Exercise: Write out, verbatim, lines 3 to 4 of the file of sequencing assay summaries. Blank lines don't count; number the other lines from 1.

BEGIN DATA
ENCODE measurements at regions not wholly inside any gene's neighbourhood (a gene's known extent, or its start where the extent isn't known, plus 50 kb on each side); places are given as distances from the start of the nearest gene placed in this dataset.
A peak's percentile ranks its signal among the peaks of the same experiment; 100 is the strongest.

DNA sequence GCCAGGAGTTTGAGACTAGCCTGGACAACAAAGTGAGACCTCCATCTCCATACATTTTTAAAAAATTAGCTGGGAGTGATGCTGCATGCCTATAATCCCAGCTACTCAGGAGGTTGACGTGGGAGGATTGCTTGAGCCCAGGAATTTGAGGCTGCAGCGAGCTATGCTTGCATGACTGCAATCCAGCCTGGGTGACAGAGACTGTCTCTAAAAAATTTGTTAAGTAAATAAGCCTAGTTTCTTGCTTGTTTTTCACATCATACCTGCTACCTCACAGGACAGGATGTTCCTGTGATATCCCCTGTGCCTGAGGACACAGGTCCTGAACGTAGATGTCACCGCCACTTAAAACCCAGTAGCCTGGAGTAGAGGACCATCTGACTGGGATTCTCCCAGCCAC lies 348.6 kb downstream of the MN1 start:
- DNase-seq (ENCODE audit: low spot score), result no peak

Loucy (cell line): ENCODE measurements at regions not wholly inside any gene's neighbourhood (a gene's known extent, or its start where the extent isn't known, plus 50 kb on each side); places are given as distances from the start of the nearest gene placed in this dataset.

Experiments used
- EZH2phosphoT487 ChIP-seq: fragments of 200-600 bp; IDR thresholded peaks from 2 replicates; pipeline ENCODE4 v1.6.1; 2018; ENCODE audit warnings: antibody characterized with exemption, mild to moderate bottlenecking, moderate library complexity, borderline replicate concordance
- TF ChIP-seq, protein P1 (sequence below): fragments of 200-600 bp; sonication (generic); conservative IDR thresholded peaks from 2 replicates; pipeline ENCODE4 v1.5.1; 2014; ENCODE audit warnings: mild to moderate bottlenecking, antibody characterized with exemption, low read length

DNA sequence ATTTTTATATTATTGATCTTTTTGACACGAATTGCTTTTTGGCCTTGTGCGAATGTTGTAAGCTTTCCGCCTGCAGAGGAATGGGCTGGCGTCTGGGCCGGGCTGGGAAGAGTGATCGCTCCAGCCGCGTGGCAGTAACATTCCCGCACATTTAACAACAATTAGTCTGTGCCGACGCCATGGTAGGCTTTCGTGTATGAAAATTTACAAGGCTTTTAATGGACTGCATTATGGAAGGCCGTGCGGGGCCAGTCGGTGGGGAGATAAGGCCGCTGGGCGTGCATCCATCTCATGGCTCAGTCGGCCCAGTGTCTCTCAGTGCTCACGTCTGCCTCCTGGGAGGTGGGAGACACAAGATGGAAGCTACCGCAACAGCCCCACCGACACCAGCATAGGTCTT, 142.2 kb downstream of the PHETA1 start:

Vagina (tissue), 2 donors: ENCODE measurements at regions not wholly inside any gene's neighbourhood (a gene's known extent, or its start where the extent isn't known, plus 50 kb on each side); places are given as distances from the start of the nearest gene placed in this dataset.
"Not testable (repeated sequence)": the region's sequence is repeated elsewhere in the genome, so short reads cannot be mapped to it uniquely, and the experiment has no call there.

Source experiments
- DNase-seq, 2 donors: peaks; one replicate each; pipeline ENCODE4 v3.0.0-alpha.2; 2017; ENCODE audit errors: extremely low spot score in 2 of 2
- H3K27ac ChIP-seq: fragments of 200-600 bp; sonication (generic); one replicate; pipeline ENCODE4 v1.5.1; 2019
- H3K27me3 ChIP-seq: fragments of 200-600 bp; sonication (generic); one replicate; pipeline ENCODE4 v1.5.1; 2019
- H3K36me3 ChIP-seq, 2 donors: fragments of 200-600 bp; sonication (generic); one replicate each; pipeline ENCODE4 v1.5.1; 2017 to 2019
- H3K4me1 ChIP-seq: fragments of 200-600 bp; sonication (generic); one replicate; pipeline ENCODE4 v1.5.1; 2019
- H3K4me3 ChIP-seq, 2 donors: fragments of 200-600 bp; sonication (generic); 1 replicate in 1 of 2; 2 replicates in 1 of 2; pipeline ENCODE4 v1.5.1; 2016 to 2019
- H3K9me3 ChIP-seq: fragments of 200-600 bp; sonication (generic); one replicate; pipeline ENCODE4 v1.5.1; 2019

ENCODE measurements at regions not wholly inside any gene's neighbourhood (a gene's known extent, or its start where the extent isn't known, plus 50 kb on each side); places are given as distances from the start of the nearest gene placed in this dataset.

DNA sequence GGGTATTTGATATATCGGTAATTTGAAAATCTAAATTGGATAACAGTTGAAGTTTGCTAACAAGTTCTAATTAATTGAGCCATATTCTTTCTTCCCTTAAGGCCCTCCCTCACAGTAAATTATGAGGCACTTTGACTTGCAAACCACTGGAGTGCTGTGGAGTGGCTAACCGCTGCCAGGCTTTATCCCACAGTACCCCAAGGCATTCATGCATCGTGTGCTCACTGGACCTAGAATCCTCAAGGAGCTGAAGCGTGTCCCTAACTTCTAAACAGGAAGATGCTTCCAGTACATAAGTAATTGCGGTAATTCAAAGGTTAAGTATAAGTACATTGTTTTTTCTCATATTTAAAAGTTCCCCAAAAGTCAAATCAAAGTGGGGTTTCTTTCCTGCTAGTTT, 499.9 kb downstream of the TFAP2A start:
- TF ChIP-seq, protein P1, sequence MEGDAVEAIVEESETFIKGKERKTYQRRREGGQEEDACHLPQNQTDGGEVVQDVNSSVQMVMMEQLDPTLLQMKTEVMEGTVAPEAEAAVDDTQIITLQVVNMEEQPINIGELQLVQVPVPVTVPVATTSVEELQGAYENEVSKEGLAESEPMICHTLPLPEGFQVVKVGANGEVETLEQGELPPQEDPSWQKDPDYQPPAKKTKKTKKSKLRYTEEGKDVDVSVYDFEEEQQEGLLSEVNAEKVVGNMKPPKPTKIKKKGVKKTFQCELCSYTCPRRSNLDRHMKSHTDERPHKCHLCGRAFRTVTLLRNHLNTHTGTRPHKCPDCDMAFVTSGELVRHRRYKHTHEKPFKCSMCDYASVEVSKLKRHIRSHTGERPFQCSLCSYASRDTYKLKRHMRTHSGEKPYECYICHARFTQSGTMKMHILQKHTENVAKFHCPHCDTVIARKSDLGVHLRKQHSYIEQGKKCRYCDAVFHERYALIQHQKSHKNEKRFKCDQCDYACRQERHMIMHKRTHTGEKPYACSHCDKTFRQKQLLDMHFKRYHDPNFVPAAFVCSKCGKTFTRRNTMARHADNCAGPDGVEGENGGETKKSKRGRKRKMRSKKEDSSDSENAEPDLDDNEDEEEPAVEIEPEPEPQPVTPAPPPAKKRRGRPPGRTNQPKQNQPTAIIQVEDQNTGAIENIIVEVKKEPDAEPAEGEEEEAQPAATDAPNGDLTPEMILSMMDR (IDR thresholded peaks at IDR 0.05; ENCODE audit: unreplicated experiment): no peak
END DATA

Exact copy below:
DNA sequence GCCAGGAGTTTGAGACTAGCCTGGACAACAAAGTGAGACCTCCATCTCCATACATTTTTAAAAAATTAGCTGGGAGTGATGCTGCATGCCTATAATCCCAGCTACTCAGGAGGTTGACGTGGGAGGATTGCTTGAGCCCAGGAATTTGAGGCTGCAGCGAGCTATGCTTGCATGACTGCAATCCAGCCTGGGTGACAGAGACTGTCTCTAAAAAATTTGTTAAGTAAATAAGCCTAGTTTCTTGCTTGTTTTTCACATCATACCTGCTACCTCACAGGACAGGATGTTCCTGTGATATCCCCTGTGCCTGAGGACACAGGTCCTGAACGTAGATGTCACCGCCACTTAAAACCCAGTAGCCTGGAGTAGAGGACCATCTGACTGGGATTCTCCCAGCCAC lies 348.6 kb downstream of the MN1 start:
- DNase-seq (ENCODE audit: low spot score), result no peak